An MSP has claimed that north communities have been “endangered” by the failure to fit Moray-based fighter jets with anti-crash technology.
Rob Gibson raised the fears yesterday, as RAF Lossiemouth marked the second anniversary of a Tornado GR4 collision which killed three airmen.
A private service is understood to have been held at the base for family, friends and colleagues of Flight Lieutenant Adam Sanders, Squadron Leader Samuel Bailey and Flight Lieutenant Hywel Poole.
The inquiry into the crash, which was published on Monday, identified 17 “contributory” factors, including the failure to fit the jets with a collision warning system.
The technology is due to be fitted to the Tornados by the end of the year, but it is not known when it will be installed on the more advanced Typhoon jets, which have moved to Lossiemouth in recent weeks.
Mr Gibson, SNP MSP for Caithness, Sutherland and Ross, said: “Failure to fit anti-collision devices since 1990 has not only endangered our aircrew through the years but also the communities over which low fly exercises take place.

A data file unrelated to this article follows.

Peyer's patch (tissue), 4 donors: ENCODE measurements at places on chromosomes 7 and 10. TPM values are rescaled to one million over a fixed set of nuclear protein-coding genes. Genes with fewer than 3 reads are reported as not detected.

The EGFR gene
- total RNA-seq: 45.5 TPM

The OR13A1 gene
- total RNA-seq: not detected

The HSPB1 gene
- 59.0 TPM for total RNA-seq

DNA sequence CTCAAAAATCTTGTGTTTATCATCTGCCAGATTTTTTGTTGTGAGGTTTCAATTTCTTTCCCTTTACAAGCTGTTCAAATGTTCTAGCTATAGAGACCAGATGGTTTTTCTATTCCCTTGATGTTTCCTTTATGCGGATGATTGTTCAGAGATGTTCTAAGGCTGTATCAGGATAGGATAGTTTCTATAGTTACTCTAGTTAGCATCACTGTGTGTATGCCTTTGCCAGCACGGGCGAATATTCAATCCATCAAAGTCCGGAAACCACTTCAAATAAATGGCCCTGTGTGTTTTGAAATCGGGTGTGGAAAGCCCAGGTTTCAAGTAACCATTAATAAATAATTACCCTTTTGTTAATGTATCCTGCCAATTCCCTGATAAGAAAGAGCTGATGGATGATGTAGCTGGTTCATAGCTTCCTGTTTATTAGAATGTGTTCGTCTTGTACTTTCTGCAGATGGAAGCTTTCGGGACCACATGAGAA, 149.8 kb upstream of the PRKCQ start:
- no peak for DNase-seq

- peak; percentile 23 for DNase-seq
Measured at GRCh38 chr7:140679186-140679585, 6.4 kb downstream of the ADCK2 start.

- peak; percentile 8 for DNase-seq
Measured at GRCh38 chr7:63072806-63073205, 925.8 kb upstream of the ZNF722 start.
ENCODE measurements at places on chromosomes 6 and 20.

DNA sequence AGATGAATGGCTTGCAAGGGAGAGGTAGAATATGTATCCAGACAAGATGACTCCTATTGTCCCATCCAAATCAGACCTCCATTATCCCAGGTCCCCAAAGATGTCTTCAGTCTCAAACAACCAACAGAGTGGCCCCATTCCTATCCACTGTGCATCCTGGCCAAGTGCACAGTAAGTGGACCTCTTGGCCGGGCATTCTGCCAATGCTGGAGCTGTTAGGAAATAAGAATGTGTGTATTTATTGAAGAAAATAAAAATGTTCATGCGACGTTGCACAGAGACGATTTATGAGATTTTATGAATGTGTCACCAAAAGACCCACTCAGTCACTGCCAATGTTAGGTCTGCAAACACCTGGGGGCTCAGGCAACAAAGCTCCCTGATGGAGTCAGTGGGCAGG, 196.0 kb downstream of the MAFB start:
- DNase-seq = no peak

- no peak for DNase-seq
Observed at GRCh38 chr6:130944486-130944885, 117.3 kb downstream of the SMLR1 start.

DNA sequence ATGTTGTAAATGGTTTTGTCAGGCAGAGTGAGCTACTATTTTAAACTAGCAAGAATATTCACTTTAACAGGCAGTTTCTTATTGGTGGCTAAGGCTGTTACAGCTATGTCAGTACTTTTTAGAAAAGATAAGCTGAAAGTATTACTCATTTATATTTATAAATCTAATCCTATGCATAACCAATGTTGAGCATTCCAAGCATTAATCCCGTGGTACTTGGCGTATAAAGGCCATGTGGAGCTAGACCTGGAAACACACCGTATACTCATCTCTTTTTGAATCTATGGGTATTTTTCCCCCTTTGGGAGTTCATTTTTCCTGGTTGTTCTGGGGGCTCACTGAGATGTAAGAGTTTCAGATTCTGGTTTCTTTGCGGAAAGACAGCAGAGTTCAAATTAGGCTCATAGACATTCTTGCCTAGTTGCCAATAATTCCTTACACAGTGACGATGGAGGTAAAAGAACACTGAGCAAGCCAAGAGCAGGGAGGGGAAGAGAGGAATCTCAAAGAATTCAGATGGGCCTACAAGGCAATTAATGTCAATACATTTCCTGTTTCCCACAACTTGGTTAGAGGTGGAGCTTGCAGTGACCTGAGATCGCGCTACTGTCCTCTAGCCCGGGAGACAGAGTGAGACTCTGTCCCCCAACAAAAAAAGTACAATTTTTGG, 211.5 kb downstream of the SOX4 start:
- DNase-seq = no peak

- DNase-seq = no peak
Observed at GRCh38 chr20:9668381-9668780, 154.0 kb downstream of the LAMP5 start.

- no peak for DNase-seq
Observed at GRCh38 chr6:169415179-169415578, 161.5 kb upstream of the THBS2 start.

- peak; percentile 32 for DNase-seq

“In the vicinity of the Tain bombing range in my constituency aircraft movements are very intense.
“We need the MoD to face up to its responsibilities and fit all fighter aircraft with anti-collision gear as soon as possible.
“The MoD has admitted a failure of duty of care to its aircrew and we share the feelings of pain experienced by the families of those lost off the north Sutherland coast two years ago. We don’t want to see other fatalities and near-misses.”
An MoD spokesman said it was “exploring options” to introduce the technology for Typhoons.
He added: “Our thoughts remain with the families of Squadron Leader Sam Bailey, Flight Lieutenant Hywel Poole and Flight Lieutenant Adam Sanders.
“The Military Aviation Authority service inquiry concluded that the cause of the accident in Moray Firth in 2012 was a lack of recognition of converging flight paths leading the two jets to collide in the same airspace.
“The service inquiry found that the lack of a collision warning system did not cause the accident but was one of 17 contributory factors, which made it more likely to happen.
“The RAF is already implementing the lessons learnt from this tragic accident and now uses a flight planning aid to highlight potential aircraft conflicts prior to flight.”